Syrian refugees head towards Europe after Turkey opens borders
Scores of Syrian refugees in Turkey have begun heading to the country's borders with Bulgaria and Greece following Ankara's sudden decision on Thursday to no longer stop refugees heading to Europe.
Turkey opened both its border with Syria's Idlib province and with the two European Union countries to enable refugees to pass through its territory toward the EU border.
Earlier on Friday, groups of Syrians and refugees from other countries landed on a Greek island after boarding rubber dinghies from Turkey the night before following the Turkish announcement.
Greek security officials on Friday told AFP that at least 300 people had been spotted on the Turkish side of its border in the northeastern Evros region and said it would boost border patrols after Turkey's announcement.
Bulgarian Prime Minister Boyko Borissov said on Friday the country had also tightened its border controls after refugees began heading to its frontier.
Meanwhile, images posted online showed Turkish refugee groups preparing buses in Istanbul for refugees intending to go to Europe, with hundreds already walking towards Turkey's land borders with Bulgaria and Greece.
Refugees from northwestern Syria had also begun crossing into Turkey, from where they are expected to head to the Turkish border with Europe.
Ankara's decision to open its borders came after a Syrian government air strike in northwestern Syria killed at least 33 Turkish soldiers on Thursday.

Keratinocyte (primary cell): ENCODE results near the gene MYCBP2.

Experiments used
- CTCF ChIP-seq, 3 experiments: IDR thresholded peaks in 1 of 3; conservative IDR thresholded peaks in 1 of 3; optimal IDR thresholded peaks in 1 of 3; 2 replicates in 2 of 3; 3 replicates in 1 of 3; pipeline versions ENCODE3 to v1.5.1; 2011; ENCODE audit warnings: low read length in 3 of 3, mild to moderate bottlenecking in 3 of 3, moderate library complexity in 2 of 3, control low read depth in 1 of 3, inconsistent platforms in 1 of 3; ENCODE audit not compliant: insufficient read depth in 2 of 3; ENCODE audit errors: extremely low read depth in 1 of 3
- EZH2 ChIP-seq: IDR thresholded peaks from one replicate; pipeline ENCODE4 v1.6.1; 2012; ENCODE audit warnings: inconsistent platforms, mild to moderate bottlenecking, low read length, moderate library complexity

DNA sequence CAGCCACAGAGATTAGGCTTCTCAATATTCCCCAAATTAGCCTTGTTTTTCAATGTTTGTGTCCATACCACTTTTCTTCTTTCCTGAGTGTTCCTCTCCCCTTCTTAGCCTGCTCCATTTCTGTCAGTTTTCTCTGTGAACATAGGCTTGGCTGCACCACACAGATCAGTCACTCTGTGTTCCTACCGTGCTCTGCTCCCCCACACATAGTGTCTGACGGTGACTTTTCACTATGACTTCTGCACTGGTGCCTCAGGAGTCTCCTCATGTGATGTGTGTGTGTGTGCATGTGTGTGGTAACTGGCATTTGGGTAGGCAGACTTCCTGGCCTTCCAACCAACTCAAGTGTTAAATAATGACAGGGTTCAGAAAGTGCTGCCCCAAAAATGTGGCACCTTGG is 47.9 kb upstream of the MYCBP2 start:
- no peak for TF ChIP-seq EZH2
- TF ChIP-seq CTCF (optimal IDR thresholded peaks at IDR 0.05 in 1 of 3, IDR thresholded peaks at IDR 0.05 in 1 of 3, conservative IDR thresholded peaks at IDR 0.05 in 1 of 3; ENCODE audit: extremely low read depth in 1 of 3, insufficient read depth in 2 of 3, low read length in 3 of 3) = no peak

A Turkish official confirmed to Middle East Eye on Thursday night that Turkey would open its southwestern border with Syria for 72 hours to grant free passage to Europe to Syrians fleeing the pro-government assault.
The UN refugee agency UNHCR, however, told Reuters on Friday that it had not been informed of any changes in Turkey's policy for Syrian refugees.
A senior Turkish official said on Thursday that Syrian refugees heading towards Europe would not be stopped either on land or by sea.
Turkey, already home to 3.6 million Syrians, had previously indicated that it would not host more people arriving in the country as violence intensifies in northwestern Syria.
Refugees crammed in Greek camps
Greece, meanwhile, hosts thousands of refugees stranded in the country, especially on islands where migrant camps are stretched beyond capacity.
More than 38,000 people are crowded into camps on the islands of Lesbos, Chios, Samos, Leros and Kos, more than six times the official capacity of just 6,200.
The conservative government of Prime Minister Kyriakos Mitsotakis, that came to power in July, has failed to persuade Greek island authorities to create new camp facilities.
Camps on the Greek mainland are also full, and local authorities there also oppose efforts to relocate additional asylum seekers.